But this is a pity, not least for the islanders themselves. There are practical questions about the long-term future of the Falklands, for example on oil exploration and economic development. The question of political status overshadows these and creates a climate of uncertainty.
Argentina, it must be said, has a perfectly legitimate right to pursue its claim on sovereignty for the islands by diplomatic and political routes. No one can seriously object to a British dialogue with Argentina in which both nations honourably present their case and recognise their differences. It may be, initially, a seemingly futile dialogue, a conversation of the deaf. But it is still far preferable to the alternative and, one day, may even lead to the kind of imaginative, bold initiatives that have been seen, in different circumstances, in Northern Ireland, the Middle East and South Africa.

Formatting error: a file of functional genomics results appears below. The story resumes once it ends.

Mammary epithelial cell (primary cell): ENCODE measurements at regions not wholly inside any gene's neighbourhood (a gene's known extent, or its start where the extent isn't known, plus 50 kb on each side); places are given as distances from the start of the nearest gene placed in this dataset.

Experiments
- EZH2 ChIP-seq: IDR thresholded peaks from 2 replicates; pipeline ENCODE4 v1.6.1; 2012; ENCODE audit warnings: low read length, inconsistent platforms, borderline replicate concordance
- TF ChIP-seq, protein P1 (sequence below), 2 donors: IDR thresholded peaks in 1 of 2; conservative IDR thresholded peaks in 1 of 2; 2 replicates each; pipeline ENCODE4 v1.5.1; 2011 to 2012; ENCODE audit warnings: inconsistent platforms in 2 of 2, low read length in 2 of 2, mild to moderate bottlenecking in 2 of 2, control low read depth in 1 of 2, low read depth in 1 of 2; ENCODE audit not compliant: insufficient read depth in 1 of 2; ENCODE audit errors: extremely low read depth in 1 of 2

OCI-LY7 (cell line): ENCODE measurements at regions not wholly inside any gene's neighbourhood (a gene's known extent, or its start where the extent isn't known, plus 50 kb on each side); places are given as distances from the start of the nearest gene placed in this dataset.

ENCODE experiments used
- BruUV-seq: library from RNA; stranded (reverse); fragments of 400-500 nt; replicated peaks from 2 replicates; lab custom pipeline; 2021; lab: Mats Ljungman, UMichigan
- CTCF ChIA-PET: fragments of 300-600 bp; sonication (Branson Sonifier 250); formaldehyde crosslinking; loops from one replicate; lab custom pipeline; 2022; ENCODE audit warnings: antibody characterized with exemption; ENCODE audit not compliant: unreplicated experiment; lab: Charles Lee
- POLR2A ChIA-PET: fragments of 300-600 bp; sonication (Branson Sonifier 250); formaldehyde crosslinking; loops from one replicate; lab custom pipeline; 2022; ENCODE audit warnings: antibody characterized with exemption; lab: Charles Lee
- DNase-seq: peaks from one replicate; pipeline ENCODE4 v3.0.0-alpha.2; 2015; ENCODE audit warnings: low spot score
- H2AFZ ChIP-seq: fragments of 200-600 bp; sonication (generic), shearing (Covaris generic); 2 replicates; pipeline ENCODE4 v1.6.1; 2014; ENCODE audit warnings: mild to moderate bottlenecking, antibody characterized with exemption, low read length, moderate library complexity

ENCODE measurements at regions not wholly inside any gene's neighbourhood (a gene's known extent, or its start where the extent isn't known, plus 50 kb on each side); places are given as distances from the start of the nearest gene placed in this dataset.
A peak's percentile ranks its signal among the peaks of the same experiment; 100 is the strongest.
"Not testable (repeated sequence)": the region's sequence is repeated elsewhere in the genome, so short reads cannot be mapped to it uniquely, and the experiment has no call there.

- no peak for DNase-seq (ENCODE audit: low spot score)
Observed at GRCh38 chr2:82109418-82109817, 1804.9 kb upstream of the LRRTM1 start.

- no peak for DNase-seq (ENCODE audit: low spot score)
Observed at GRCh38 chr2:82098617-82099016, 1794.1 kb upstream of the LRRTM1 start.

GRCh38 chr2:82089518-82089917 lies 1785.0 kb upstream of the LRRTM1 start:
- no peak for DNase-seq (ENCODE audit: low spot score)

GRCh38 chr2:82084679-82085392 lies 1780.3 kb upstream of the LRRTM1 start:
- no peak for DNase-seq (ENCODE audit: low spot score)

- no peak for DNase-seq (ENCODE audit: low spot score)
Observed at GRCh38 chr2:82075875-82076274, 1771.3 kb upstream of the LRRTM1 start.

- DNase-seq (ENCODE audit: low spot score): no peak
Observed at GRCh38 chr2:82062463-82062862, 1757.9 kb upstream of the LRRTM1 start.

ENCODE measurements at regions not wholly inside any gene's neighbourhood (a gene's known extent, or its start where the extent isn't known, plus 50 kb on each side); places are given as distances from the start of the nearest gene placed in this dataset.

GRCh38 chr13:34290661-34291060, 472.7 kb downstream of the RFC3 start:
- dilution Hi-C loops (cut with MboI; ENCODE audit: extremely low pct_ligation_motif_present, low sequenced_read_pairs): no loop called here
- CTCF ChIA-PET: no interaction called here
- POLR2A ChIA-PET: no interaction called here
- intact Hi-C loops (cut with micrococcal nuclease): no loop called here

The islanders' wishes remain the ultimate deciding factor. There is no question of simply giving up the Falklands. What is important is, as the Foreign Secretary says, "how we achieve a mature, strong, healthy relationship between two democracies". Central to that relationship has to be, in the long term, some agreement on the Falklands. It cannot be ignored or wished away.
It will do us - and the Falkland Islanders - no harm to recognise that the best possible solution would be a negotiated settlement between all interested parties, sharing sovereignty and/or resources. It may sound far-fetched, but the spirit of the South Atlantic has achieved the near- impossible before.Reuse content